Dubois family responds to call for hurricane aid

Bonnie Stoddard / for Farm & Ranch
Bales of hay are loaded aboard a semitruck at Larsen Hay Terminal in Dubois. When Hurricane Harvey stuck Texas ranchers in August, the eastern Idaho hay supplier mobilized its Florida resources to bring aid to Texas.

Bonnie Stoddard / for Farm & Ranch
Richard Larsen and his son and business partner Chad Larsen stand beside a load of hay at Larsen Hay Terminal in Dubois.

DUBOIS — Local hay-business family, Richard Larsen and son, Chad, didn’t hesitate with their hay donation, when the report came out that there was a dire need for livestock feed after the devastation of Hurricane Harvey in August.

The Associated Press reported in September that thousands of cattle were feared lost in the hurricane with losses to ranchers that could reach into the tens of millions of dollars.

The counties that sustained damage when Harvey first came ashore Aug. 25 were home to 1.2 million head of cattle, representing one-fourth of all beef cattle in Texas, the nation’s largest beef producer, the AP reported. Sales of beef cattle and calves in the state averaged $10.7 billion annually between 2011 and 2014, according to the Texas A&M Agri-Life Extension Service and Agri-Life Research.

Texas Agriculture Commissioner Sid Miller told CNN in September that his agency had no firm estimate on the number of cattle lost during the storm and floods that followed. But he estimated that crops worth $200 million — including hay for cattle feed — were destroyed, and he expected that number to climb.

Richard Larsen, who with his family — wife, Peggy, and their son and his wife, Jessica — owns and operates Larsen Hay Terminal in Dubois. He well understands the struggles of the farming and the livestock industries. He works closely with brother Blaine Larsen, whose Larsen Farms is one of eastern Idaho’s largest potato-growing operations.

When hearing of the urgent call for a convoy of hay to be trucked into the Houston area, his thoughts were of those families in need. Consequently, the Larsen family was among the first to answer this urgent request.

But the response didn’t come from the Larsens’ Idaho operations. In addition to the Dubois facility, the Larsen family owns a hay operation in Ocala, Fla. Richard Larsen had one of his semitractor-trailers loaded with 35 tons of alfalfa hay from the Florida hay shed and sent it to Houston, arriving three days after Hurricane Harvey struck. The truck driver delivered the hay and then returned to Florida, with all expenses covered by the Larsens.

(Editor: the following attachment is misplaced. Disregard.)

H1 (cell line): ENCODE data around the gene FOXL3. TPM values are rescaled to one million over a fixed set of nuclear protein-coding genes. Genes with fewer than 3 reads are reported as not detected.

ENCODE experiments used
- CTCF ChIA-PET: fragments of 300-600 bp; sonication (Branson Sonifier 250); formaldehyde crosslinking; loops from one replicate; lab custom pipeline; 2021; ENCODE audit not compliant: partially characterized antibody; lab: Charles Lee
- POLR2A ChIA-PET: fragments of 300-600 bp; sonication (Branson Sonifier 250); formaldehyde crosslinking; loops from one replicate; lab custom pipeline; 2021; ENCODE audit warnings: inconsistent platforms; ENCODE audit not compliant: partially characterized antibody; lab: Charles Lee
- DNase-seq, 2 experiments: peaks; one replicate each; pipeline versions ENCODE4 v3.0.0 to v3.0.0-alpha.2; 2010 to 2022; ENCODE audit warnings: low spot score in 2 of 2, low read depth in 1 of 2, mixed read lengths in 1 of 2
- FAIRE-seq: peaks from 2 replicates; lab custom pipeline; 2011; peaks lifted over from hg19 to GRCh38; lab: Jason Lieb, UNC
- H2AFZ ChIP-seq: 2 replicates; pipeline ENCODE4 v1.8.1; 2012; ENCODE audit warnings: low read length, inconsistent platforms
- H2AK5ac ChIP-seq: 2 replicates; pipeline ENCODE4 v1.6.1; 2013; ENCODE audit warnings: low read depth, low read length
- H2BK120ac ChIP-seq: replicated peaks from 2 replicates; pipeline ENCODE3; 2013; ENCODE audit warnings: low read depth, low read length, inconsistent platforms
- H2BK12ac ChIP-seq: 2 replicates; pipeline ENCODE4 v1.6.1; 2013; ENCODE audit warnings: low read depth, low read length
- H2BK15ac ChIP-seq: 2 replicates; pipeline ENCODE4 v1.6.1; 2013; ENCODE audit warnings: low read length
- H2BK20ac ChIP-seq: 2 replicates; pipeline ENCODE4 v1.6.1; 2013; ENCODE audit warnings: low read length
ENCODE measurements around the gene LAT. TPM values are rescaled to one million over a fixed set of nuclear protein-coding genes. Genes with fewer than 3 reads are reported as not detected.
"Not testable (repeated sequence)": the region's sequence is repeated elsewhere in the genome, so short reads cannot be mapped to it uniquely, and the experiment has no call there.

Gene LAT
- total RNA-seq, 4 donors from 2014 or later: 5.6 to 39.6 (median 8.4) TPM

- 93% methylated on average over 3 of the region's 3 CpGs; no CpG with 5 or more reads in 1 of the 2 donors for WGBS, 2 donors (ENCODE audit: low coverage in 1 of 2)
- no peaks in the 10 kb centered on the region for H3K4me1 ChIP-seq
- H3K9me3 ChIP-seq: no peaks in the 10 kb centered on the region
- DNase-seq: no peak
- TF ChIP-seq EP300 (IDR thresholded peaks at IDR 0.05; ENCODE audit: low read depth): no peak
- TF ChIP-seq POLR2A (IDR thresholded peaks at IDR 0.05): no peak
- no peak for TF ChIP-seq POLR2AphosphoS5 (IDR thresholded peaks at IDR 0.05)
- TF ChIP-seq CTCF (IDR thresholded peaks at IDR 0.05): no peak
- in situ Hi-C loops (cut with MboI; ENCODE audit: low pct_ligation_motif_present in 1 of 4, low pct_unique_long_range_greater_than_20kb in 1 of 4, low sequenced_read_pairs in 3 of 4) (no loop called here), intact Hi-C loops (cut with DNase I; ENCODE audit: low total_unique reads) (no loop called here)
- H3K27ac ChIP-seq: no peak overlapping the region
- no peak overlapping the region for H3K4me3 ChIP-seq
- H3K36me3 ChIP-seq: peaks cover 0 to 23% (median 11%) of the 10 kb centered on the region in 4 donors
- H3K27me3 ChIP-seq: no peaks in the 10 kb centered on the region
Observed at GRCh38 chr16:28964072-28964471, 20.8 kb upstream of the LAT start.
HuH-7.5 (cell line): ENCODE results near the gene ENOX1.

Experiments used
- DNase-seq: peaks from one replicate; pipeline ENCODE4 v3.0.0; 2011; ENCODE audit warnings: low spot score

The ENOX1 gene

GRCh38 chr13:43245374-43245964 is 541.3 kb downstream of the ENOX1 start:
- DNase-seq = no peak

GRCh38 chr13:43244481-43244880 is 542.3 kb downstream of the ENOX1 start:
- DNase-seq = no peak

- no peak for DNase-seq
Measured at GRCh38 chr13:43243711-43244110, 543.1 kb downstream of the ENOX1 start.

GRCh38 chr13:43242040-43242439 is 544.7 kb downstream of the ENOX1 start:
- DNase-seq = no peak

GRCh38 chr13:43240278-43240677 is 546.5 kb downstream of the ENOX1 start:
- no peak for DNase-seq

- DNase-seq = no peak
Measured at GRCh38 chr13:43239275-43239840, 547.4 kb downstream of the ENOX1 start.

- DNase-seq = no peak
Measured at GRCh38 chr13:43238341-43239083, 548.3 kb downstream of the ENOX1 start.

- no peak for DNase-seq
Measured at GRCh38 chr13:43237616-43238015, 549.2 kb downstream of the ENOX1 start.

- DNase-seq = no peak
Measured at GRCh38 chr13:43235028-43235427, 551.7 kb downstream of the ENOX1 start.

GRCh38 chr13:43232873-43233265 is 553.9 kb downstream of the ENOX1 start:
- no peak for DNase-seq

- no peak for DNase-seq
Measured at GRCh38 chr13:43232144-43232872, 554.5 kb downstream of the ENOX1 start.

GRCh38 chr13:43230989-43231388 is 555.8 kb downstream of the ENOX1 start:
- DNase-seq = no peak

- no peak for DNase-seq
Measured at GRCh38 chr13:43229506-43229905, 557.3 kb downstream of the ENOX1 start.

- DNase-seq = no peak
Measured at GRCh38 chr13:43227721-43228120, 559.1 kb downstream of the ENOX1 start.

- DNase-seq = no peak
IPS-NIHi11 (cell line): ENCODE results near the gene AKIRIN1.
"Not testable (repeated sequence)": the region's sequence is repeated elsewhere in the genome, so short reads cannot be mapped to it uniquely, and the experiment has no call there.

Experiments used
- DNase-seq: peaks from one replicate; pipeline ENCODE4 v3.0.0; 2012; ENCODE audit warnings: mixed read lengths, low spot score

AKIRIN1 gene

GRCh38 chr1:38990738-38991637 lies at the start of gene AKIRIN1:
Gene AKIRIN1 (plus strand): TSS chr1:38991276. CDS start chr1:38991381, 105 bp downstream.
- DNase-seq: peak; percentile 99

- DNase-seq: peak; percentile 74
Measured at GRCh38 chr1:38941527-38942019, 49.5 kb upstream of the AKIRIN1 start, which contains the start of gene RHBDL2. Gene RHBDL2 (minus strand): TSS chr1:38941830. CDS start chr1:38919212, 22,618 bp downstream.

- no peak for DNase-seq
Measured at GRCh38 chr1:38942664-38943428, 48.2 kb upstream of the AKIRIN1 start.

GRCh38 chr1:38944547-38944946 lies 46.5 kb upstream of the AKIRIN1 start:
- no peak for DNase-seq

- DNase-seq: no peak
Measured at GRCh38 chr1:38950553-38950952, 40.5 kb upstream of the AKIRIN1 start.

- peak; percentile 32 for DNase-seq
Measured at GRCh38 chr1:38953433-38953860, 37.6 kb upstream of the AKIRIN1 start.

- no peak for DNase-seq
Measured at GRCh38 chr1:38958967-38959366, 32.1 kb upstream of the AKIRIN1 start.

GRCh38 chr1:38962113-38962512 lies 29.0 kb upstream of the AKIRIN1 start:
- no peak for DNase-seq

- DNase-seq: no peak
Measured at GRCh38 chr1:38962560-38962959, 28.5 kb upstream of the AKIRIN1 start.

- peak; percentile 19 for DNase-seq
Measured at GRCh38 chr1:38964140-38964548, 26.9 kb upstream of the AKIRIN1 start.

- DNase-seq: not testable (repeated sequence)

Although willing and eager to help meet the needs of fellow ranchers and farmers across the country, the Larsens don’t neglect needs closer to home.

The youngest of eight children growing up on a family farm near Salem, Richard Larsen learned at young age the value of what it takes to be there to work together for family survival. A graduate of Sugar-Salem High School, he attended Rick’s College in Rexburg before going into farming.

“I always wanted to farm, I never wanted to do anything else,” Larsen said.

He finds fulfillment in working alongside his son. Chad Larsen manages the Florida shipping operations from the Dubois farm.

“I am so proud to have my son working with me as my business partner,” Richard Larsen said.

Among Richard Larsen’s main priorities are the youths of the Clark, Jefferson and Madison county areas, which he supports through their 4-H programs, as well as high school scholarships and a number of other needs, including providing jobs. Some of the scholarships he coordinates with the Dubois Lions Club. One of his most recent endeavors was helping the Clark County High School in Dubois with the development of its first FFA program.

Last year, a new student entered Clark County High School, after having been an active member of the Madison High School FFA in Rexburg. He was disappointed to learn Clark County did not have a similar program.

As soon as Richard Larsen heard the student was looking to help bring an ag program and the FFA to Clark County, he was there to help.

Larsen told him: “Whatever it takes to get this program into the Clark County school, you can count on me to help.”

Larsen was to become one of the programs main directors. This year, Clark County has a full-time agriculture teacher.

Richard Larsen also reaches out to the local community whenever the need arises. He is a strong supporter of the Dubois Lions Club as a member, by promoting its youth and community programs is a past president and current vice president.

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